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Critiquing CS Assessment from a CS for All lens: Dagstuhl Seminar Poster


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Poster presented at the Dagstuhl Seminar "Assessing Learning in Introductory Computer Science" ( I argue that we have to consider what the learner wants to do and wants to be (i.e., their desired Community of Practice) when assessing learning. Different CoP, different outcomes, different assessments.

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Critiquing CS Assessment from a CS for All lens: Dagstuhl Seminar Poster

  1. 1. Critiquing CS Assessments from a CS for All Lens How much do we assume a Community of Practice when we assess? How do we asses for different Communities of Practice, and different sets of CS skills and pracice? Mark Guzdial Georgia Tech
  2. 2. Do all of these use the same CS practices and knowledge? Would we use the same assessments to measure expertise?
  3. 3. • A software engineer who builds applications for end-users. • A mathematician who works in Mathematica her whole life. • A graphic designer who programs in JavaScript to automate Photoshop processes. • The data scientist who scrubs data with Perl and analyzes in R. • A chemical engineer who writes 20 new lines of MATLAB code each day, then throws them away. • The office worker who builds Excel macros weekly for co- workers. • The homeowner who writes home automation scripts. • The musician who codes live in front of an audience.
  4. 4. CS for Everyone/All • Efforts in many countries to make computing education available to all students. • Do all students need or want the same CS education? • Do they all want the same expertise? To be the same kind of practitioner?
  5. 5. Sociocognitive Theories of Learning • Situated Learning (Lave & Wenger) says that students seek to join a community of practice. • They want to adopt the practices and learn the values of those at the center of the community of practice.
  6. 6. Beyond a Software Development CoP Most people who program are not part of a software developer community of practice (CoP).
  7. 7. Student values based on perceived CoP Students who value media development want different kinds of programming languages than those who want to be programmers. Authenticity matters. (Shaffer & Resnick, 1999)
  8. 8. Concept Inventories Holger Danielsiek, Wolfgang Paul, and Jan Vahrenhold. 2012. Detecting and understanding students' misconceptions related to algorithms and data structures. In Proceedings of the 43rd ACM technical symposium on Computer Science Education (SIGCSE '12). Critique: • “Based on expert interviews and the analysis of 400 exams we were able to identify several core topics which are prone to error.” • Are those experts in the CoP I care about? • Were those exams by students like me?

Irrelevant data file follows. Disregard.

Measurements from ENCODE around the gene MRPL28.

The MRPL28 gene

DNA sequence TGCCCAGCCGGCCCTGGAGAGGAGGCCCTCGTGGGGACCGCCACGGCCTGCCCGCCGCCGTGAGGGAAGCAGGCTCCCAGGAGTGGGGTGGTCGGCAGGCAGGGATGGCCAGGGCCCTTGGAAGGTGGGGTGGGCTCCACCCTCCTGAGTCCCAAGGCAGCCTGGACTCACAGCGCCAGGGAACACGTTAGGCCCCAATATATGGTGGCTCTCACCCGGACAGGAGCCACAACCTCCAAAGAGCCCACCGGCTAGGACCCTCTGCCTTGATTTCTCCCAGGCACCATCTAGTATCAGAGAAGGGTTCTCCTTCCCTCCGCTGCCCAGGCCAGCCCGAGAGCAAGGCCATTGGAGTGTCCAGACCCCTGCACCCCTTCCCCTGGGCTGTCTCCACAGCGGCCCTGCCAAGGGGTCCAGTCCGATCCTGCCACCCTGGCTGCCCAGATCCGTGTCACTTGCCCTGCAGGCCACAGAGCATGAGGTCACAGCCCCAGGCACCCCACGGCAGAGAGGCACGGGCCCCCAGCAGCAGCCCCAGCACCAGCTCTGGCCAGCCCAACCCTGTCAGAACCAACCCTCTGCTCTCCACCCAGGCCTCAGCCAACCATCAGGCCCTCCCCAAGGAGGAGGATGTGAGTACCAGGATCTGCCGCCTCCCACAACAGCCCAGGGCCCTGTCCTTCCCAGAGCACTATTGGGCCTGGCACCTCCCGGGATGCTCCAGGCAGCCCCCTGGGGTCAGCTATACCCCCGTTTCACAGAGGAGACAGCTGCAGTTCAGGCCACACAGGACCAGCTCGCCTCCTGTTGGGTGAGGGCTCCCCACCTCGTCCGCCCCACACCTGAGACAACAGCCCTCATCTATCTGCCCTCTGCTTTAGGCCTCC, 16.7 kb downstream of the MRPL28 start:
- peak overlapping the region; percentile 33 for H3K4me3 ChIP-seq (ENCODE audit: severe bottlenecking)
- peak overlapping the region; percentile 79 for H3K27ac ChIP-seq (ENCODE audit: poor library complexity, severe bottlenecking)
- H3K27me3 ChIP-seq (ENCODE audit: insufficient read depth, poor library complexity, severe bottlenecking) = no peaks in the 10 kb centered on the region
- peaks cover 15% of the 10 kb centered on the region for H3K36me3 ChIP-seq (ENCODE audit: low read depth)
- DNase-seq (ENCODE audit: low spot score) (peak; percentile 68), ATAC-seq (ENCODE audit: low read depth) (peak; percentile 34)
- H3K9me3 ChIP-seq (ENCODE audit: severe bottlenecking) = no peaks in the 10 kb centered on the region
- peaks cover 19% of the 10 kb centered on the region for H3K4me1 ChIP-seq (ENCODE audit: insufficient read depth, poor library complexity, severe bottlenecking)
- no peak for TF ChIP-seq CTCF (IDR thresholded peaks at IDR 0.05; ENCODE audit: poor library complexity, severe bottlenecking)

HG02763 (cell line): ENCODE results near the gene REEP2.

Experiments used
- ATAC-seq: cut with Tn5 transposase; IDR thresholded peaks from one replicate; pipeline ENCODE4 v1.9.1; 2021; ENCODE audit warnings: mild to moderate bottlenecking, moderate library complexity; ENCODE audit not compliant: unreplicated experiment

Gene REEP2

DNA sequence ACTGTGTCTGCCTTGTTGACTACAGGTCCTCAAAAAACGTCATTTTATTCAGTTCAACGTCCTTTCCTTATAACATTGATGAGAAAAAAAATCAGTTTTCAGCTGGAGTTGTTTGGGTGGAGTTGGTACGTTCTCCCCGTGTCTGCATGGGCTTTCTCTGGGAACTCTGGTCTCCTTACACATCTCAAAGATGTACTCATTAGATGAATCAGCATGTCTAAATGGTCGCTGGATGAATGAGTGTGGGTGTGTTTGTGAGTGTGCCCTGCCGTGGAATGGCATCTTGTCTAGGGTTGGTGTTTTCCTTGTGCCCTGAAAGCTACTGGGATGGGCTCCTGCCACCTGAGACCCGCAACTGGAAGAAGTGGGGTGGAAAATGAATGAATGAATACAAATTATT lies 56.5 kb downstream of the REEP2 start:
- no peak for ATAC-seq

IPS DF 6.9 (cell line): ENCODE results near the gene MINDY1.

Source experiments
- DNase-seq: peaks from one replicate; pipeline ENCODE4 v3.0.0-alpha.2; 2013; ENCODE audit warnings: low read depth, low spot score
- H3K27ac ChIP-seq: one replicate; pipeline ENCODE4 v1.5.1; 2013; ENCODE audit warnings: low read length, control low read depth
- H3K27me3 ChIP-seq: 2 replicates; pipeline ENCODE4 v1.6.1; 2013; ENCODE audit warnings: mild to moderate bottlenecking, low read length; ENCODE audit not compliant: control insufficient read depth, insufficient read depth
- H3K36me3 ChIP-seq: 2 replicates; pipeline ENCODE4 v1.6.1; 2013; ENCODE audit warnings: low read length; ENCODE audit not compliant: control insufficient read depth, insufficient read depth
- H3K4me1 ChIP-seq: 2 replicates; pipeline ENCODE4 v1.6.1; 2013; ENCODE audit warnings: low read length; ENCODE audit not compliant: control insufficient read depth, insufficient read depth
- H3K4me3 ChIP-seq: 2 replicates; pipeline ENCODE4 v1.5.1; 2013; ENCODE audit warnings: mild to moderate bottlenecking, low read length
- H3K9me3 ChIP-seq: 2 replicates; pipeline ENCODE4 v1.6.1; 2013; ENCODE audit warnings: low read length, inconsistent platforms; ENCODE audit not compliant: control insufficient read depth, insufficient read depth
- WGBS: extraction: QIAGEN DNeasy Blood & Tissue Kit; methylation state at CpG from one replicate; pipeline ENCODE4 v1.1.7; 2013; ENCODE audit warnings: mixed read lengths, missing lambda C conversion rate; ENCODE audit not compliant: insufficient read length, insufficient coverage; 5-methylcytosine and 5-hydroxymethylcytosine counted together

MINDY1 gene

9. 9. FCS1 and SCS1 Allison Elliott Tew and Mark Guzdial. 2010. Developing a validated assessment of fundamental CS1 concepts. In Proceedings of the 41st ACM technical symposium on Computer science education(SIGCSE '10). Critique: • “Previous studies of student programming ability have raised questions about students' ability to problem solve, read and analyze code, and understand introductory computing concepts.” • What kinds of problems do experts solve in my CoP? • Is that the kind of CS that my CoP uses? That my CoP Values? (Re: Dorn at CHI 2010 on the use of exception handling among web designers.)
  10. 10. Attitude Assessment Brian Dorn and Allison Elliott Tew. 2013. Becoming experts: measuring attitude development in introductory computer science. In Proceeding of the 44th ACM technical symposium on Computer science education (SIGCSE '13). Critique: • “We have begun the process of examining how students perceive the field of computer science by employing a novice-to-expert continuum framework.” • Is there only one such continuum? • Are those experts in the CoP I care about?
  11. 11. Blocks-Based Languages David Weintrop. 2015. Comparing Text-based, Blocks-based, and Hybrid Blocks/Text Programming Tools. In Proceedings of the eleventh annual International Conference on International Computing Education Research (ICER '15). Critique: • Will all CoP value text over blocks? • Blocks are better than text for many tasks. • Should we be promoting blocks-based languages, despite the de- valuation of blocks-based language by the software development CoP?
  12. 12. Claims • Computer scientists and professional software developers are not the appropriate target audience when defining the target skills, practices, or attitudes when defining CS for All. • Computing practices in many CoP are still being defined. We can’t do it. They have to develop within the communities. • Can we influence them? • Computing is a literacy. There will be more than one kind.